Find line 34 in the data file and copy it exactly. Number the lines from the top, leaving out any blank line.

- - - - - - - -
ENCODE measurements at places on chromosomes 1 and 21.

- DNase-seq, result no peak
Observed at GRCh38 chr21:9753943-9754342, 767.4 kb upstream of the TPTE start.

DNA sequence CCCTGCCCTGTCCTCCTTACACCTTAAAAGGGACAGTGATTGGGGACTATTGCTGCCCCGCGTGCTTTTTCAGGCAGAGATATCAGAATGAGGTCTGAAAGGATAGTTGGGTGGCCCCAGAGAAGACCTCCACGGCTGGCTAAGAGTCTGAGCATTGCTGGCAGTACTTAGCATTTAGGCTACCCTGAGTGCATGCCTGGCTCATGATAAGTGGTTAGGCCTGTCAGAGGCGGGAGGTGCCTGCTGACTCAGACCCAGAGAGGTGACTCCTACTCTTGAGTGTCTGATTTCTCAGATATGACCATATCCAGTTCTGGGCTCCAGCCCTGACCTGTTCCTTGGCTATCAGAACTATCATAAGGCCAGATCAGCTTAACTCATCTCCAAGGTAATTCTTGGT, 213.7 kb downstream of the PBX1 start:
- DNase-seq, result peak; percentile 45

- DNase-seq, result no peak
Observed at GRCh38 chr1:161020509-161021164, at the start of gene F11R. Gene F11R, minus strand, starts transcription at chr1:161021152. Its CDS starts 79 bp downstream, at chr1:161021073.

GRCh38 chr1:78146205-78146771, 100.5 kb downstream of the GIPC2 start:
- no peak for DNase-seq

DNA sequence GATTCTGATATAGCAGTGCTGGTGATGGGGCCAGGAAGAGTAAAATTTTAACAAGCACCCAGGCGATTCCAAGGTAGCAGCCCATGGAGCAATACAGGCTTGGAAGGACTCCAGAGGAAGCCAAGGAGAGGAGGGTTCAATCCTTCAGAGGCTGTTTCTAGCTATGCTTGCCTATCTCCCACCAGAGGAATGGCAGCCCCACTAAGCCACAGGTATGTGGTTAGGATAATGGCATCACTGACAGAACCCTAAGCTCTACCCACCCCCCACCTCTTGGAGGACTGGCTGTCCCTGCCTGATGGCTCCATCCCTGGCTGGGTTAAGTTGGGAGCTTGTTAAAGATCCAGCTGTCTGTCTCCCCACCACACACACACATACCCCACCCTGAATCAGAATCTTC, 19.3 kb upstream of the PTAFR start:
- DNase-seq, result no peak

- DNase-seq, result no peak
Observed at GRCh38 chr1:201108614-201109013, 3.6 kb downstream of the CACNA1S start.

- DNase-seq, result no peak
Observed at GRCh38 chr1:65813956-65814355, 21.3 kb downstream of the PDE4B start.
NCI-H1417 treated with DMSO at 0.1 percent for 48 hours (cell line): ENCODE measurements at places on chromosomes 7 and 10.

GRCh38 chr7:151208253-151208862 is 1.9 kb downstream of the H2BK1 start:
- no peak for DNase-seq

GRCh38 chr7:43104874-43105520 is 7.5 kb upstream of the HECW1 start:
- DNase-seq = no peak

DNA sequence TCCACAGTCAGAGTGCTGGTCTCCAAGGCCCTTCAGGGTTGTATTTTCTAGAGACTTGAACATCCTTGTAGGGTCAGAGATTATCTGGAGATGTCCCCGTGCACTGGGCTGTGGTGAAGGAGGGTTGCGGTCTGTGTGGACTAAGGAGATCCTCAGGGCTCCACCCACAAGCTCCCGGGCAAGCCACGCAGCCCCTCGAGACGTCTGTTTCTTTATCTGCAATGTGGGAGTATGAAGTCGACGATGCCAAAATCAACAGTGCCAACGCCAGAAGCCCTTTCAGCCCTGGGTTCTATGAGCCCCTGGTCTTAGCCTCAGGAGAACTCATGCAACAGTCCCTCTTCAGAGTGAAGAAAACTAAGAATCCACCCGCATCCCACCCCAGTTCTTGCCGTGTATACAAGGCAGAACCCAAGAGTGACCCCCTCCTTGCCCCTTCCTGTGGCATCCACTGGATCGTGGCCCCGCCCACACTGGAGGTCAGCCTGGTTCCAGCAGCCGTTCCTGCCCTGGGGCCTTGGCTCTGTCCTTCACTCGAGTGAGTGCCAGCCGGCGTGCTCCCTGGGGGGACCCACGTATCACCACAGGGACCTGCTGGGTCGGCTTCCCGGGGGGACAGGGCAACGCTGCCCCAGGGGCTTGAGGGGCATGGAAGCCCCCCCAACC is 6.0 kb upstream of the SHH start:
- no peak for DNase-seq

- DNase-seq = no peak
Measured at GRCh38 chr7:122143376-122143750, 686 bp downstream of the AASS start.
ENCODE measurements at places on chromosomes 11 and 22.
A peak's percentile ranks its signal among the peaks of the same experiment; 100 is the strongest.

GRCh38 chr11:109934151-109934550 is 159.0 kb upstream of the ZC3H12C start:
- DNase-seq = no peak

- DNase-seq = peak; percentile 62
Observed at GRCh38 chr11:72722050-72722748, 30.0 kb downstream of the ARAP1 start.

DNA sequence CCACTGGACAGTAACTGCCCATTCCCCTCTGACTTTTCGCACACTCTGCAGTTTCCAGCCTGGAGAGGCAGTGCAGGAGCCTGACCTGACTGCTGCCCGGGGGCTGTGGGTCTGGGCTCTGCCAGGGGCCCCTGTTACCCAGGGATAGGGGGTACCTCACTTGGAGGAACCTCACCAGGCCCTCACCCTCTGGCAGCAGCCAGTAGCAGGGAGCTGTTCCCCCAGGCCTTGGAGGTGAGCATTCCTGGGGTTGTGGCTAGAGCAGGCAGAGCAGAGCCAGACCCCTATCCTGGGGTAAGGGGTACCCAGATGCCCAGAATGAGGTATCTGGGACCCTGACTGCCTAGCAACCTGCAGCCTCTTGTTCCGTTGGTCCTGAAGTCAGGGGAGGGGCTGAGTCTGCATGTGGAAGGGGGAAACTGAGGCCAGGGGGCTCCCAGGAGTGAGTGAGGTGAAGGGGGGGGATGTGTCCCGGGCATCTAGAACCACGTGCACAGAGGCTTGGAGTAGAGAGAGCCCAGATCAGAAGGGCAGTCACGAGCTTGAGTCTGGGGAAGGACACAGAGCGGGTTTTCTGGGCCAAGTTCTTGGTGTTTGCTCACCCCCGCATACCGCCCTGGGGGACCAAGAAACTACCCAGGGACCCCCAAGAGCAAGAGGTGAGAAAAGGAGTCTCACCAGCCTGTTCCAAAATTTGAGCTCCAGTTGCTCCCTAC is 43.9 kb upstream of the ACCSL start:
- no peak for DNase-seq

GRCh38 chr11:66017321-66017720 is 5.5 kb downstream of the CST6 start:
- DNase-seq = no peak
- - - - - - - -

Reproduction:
- DNase-seq = no peak